SharePoint Best Practices Posts, Day 5 of 10. Building Capacity into your SharePoint Setup.

Guest post by Chris Mckinley- Senior SQL/SharePoint Developer

Imagine a scenario for an educational SharePoint setup as a development team….

SharePoint is installed, setup and configured seamlessly with the public drives made read only. Staff and students are uploading and collaborating and together with the systems administrators and SharePoint they ride into the sunset and live happily ever after…

Of course this is not how it happens, as Joel Oleson said in his keynote SharePoint is like the killer bunny in Monty Python- if you’re not careful and don’t think things through it will take your head off.

Warning- graphic scenes of violence with a killer bunny!

SharePoint is an excellent solution in a school for removing shared drives and delivering content to a large number of users but it is often entered into tentatively.  You can put it on one server, try it out on an old server, virtualise it, use multiple front ends, run a separate SQL server or multiple clustered SQL servers, and create load balanced solutions. There are many approaches to getting SharePoint running within a school but they will all end up the same – broken.  Running Moodle or one of the many other platforms? Same problem, broken.

So why does it break? Well the simple answer is: Because it works.

Allow me to explain my madness.

When SharePoint works people will use it, if it really works people will do more and more with it. They’ll add more documents, use rich media content, take advantage of versioning and custom lists. Like a motorway, SharePoint works beautifully until a certain capacity is reached; then it’s long waits and alternative routes. If you fail to plan for expansion you’ll get trapped on that stationary motorway.

The way to make sure this doesn’t happen is to plan. There is no silver bullet, no useful book or blog post to tell you what to do. It’s time for the hard miles – you just need to sit, think and plan; not something that comes naturally to most IT professionals in a school. This doesn’t mean you have to build the largest system you can think of, that’s just a waste. You just need to be ready to expand when you need to, look at your deployment road map (you have one, right?) and be ready for the extra traffic from parents logging in or year 11s revising at times in the evening when the servers could be busy backing up?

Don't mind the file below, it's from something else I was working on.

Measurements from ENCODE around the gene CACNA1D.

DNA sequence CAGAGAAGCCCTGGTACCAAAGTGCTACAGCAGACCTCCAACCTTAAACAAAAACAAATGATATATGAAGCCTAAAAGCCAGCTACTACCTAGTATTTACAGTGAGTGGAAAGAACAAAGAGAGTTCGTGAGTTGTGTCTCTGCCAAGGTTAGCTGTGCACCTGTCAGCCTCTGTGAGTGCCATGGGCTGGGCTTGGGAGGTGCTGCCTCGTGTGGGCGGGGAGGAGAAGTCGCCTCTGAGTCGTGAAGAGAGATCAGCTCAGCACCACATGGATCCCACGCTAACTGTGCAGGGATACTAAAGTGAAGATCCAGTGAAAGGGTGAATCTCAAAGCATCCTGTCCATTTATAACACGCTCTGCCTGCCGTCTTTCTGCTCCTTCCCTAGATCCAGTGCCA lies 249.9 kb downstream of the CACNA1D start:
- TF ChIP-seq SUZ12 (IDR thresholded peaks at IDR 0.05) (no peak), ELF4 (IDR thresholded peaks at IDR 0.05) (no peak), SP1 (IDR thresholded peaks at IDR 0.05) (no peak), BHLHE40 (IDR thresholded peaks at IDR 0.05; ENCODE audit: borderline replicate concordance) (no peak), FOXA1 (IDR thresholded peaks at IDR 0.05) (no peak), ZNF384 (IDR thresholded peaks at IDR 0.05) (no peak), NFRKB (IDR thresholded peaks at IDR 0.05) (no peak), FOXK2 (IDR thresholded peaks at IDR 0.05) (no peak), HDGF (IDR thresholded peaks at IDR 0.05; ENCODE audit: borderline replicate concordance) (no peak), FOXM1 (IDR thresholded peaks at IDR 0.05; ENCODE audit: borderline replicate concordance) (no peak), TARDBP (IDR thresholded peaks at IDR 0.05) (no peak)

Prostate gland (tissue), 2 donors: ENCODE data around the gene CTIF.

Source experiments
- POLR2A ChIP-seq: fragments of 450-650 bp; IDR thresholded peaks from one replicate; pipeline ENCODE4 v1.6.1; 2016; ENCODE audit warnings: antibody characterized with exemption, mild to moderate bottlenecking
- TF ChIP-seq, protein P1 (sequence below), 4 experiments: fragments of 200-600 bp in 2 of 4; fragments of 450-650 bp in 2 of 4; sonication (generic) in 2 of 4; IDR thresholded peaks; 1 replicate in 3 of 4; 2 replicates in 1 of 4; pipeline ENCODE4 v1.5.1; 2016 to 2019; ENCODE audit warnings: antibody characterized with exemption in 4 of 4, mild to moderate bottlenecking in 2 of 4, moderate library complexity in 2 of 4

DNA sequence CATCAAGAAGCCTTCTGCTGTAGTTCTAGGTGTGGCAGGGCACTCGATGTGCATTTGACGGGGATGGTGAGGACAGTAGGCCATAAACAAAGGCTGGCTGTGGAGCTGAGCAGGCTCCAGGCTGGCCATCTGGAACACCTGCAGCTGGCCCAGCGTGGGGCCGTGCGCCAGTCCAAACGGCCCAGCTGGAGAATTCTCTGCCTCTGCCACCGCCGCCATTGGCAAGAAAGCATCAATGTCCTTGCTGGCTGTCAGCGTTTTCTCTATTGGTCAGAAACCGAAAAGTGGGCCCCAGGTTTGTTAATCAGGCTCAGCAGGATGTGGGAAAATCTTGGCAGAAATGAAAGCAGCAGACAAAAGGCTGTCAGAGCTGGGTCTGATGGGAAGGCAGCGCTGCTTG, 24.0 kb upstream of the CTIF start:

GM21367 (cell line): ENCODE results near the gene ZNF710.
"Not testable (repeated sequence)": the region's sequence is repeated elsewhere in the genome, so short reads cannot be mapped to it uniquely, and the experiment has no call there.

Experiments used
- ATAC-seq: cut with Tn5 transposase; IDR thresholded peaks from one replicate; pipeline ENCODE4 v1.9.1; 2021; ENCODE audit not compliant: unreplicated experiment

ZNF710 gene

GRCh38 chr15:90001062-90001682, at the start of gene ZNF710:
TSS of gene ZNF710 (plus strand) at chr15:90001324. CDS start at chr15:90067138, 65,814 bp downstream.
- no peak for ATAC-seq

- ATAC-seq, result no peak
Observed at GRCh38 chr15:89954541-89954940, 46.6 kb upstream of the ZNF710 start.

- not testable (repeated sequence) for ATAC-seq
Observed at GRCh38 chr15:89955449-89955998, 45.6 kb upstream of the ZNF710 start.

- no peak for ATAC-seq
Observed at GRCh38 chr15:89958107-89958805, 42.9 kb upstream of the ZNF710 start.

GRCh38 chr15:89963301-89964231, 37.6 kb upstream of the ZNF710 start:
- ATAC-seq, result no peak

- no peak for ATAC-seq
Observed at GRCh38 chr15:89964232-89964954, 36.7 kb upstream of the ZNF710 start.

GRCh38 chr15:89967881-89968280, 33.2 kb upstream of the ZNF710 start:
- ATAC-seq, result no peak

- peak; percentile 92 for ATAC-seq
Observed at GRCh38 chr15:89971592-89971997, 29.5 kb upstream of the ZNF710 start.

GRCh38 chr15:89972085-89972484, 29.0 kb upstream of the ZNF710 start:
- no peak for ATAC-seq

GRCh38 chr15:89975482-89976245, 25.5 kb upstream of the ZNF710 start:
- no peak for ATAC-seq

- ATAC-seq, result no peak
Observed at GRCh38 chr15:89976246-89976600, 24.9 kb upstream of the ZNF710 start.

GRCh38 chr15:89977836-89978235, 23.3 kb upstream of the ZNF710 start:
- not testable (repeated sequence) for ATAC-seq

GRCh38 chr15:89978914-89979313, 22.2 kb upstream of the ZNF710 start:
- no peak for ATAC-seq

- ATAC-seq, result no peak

If you’re killing public drives you’re going to have a whole lot of files moving into the SharePoint database, that will really hurt your single server setup if you’re not expecting the growth. Have plans in place to add servers and storage in a way that will cause minimal disruption you may need to think about the network backbone too. It’s a tough, long, and tedious task but you’ll be smiling when everything just keeps on ticking as the Head puts that 5MB PDF on the gateway and emails all staff and students asking them to view it.

So you’ve got everything in place and you’re ready to expand quickly and easily to 1500 MySites and 100GB of data, people are happy, end users aren’t complaining, system administrators are kicking back and feeling proud. The sky is blue and the sun is out with the SharePoint bunny happily hopping around.

Then the black clouds of disaster begin to roll in…….How do you prepare?

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